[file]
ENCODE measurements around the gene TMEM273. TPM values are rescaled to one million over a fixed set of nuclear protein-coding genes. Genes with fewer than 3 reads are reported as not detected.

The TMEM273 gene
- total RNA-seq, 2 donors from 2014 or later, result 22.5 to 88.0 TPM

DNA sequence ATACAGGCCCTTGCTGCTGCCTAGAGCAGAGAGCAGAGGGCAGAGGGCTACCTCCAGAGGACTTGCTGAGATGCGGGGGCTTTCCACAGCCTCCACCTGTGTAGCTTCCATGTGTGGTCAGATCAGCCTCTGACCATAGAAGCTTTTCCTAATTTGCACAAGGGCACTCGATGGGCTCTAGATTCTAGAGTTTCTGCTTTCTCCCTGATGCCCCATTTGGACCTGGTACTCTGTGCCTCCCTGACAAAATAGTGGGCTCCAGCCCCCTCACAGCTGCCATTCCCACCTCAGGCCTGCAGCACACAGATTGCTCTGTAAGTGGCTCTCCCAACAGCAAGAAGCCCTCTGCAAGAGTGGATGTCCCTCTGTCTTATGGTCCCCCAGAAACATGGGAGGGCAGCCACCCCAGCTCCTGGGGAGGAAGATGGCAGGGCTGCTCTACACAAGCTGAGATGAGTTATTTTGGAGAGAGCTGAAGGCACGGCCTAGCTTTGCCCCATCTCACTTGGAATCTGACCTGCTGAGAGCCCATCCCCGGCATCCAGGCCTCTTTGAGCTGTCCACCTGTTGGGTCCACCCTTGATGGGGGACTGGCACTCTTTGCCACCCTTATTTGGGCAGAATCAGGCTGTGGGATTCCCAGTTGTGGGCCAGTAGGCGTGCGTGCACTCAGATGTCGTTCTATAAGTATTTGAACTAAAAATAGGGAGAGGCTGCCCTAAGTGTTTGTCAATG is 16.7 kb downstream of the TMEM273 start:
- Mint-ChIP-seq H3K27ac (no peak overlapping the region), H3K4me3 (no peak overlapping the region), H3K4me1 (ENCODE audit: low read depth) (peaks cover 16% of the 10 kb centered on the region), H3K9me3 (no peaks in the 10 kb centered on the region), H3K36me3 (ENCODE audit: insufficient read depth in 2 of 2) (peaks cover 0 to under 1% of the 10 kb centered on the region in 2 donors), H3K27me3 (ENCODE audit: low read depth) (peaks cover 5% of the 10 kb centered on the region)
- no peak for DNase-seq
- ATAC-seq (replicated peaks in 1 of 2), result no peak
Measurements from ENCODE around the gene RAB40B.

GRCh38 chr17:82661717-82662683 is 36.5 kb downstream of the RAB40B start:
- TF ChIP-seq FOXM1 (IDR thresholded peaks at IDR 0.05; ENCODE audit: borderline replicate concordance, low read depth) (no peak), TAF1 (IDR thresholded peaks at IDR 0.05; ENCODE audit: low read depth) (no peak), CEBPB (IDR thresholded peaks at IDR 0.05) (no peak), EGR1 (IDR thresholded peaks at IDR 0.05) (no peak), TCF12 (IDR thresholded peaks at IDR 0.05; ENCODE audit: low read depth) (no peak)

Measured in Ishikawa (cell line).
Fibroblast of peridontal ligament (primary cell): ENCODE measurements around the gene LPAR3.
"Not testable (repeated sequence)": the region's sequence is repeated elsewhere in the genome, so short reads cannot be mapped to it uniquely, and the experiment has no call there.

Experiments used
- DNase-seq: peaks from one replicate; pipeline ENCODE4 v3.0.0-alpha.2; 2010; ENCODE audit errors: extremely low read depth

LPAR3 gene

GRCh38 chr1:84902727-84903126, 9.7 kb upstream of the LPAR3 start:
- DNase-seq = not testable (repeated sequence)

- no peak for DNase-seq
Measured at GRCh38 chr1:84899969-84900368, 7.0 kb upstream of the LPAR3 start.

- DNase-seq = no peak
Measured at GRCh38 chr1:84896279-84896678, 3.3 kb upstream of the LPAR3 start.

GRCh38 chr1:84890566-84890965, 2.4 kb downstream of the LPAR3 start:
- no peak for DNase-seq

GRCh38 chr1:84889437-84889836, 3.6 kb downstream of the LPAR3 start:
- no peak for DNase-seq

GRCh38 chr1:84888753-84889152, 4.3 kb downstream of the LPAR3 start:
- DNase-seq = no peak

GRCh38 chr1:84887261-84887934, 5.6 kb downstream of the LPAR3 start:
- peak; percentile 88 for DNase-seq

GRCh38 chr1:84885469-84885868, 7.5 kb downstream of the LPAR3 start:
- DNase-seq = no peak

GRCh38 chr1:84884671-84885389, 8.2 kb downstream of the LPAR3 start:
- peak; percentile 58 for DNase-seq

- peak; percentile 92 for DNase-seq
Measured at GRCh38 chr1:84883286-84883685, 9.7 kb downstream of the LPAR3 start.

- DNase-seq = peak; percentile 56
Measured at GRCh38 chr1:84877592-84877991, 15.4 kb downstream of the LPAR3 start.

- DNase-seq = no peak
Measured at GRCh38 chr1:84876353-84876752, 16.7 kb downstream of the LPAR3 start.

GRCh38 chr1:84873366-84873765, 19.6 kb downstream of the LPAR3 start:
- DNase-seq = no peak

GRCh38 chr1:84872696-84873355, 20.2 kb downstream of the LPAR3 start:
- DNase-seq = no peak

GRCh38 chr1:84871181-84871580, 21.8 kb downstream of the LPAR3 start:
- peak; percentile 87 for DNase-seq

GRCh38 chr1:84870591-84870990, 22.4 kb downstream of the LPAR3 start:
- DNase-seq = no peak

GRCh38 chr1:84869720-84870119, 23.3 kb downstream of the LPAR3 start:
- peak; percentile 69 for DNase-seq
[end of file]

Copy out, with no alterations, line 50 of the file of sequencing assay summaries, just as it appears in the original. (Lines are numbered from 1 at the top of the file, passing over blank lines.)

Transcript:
- peak; percentile 69 for DNase-seq